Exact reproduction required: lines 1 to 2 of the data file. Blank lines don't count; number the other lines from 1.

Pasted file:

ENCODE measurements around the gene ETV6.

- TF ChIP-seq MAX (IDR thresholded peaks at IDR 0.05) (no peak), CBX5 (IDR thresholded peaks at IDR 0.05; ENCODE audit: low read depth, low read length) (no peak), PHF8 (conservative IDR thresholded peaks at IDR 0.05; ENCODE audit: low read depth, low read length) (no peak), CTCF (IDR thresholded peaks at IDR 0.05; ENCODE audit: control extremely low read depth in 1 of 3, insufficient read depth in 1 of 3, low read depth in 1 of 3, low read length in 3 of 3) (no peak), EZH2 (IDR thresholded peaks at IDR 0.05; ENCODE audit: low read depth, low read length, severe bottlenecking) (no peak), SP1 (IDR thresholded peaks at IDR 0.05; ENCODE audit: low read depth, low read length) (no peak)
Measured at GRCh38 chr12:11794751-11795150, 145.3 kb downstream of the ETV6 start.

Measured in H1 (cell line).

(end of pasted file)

ENCODE measurements around the gene ETV6.

- TF ChIP-seq MAX (IDR thresholded peaks at IDR 0.05) (no peak), CBX5 (IDR thresholded peaks at IDR 0.05; ENCODE audit: low read depth, low read length) (no peak), PHF8 (conservative IDR thresholded peaks at IDR 0.05; ENCODE audit: low read depth, low read length) (no peak), CTCF (IDR thresholded peaks at IDR 0.05; ENCODE audit: control extremely low read depth in 1 of 3, insufficient read depth in 1 of 3, low read depth in 1 of 3, low read length in 3 of 3) (no peak), EZH2 (IDR thresholded peaks at IDR 0.05; ENCODE audit: low read depth, low read length, severe bottlenecking) (no peak), SP1 (IDR thresholded peaks at IDR 0.05; ENCODE audit: low read depth, low read length) (no peak)